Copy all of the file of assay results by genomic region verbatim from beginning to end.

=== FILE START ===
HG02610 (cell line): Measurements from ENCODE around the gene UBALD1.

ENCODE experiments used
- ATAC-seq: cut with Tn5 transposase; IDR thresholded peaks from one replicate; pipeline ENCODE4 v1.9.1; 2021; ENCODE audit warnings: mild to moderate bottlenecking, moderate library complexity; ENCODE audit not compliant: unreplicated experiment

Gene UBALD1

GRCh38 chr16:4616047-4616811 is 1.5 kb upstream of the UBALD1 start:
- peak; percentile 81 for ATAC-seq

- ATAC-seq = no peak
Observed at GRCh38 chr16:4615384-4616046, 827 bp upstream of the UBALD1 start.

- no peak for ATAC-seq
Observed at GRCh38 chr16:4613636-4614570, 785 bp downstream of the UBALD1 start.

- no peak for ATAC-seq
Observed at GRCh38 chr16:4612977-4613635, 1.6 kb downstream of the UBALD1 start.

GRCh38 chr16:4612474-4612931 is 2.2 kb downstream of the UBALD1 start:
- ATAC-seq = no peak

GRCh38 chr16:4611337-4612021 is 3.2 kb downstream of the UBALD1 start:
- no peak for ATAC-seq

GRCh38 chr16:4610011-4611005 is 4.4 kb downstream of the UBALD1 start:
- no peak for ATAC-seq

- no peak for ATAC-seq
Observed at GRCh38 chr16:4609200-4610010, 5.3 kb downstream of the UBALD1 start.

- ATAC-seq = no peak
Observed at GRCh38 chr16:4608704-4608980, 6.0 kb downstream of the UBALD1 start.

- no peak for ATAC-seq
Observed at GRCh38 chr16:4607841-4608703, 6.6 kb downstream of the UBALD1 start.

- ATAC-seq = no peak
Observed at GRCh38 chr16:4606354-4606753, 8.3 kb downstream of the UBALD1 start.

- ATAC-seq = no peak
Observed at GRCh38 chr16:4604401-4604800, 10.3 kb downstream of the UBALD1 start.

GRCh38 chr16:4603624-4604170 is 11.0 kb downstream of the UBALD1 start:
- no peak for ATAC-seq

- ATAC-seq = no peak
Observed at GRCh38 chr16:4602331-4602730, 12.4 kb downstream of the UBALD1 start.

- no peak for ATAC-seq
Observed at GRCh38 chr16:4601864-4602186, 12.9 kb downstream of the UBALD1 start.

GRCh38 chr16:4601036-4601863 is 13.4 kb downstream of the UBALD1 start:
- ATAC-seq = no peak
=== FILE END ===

HG02610 (cell line): Measurements from ENCODE around the gene UBALD1.

ENCODE experiments used
- ATAC-seq: cut with Tn5 transposase; IDR thresholded peaks from one replicate; pipeline ENCODE4 v1.9.1; 2021; ENCODE audit warnings: mild to moderate bottlenecking, moderate library complexity; ENCODE audit not compliant: unreplicated experiment

Gene UBALD1

GRCh38 chr16:4616047-4616811 is 1.5 kb upstream of the UBALD1 start:
- peak; percentile 81 for ATAC-seq

- ATAC-seq = no peak
Observed at GRCh38 chr16:4615384-4616046, 827 bp upstream of the UBALD1 start.

- no peak for ATAC-seq
Observed at GRCh38 chr16:4613636-4614570, 785 bp downstream of the UBALD1 start.

- no peak for ATAC-seq
Observed at GRCh38 chr16:4612977-4613635, 1.6 kb downstream of the UBALD1 start.

GRCh38 chr16:4612474-4612931 is 2.2 kb downstream of the UBALD1 start:
- ATAC-seq = no peak

GRCh38 chr16:4611337-4612021 is 3.2 kb downstream of the UBALD1 start:
- no peak for ATAC-seq

GRCh38 chr16:4610011-4611005 is 4.4 kb downstream of the UBALD1 start:
- no peak for ATAC-seq

- no peak for ATAC-seq
Observed at GRCh38 chr16:4609200-4610010, 5.3 kb downstream of the UBALD1 start.

- ATAC-seq = no peak
Observed at GRCh38 chr16:4608704-4608980, 6.0 kb downstream of the UBALD1 start.

- no peak for ATAC-seq
Observed at GRCh38 chr16:4607841-4608703, 6.6 kb downstream of the UBALD1 start.

- ATAC-seq = no peak
Observed at GRCh38 chr16:4606354-4606753, 8.3 kb downstream of the UBALD1 start.

- ATAC-seq = no peak
Observed at GRCh38 chr16:4604401-4604800, 10.3 kb downstream of the UBALD1 start.

GRCh38 chr16:4603624-4604170 is 11.0 kb downstream of the UBALD1 start:
- no peak for ATAC-seq

- ATAC-seq = no peak
Observed at GRCh38 chr16:4602331-4602730, 12.4 kb downstream of the UBALD1 start.

- no peak for ATAC-seq
Observed at GRCh38 chr16:4601864-4602186, 12.9 kb downstream of the UBALD1 start.

GRCh38 chr16:4601036-4601863 is 13.4 kb downstream of the UBALD1 start:
- ATAC-seq = no peak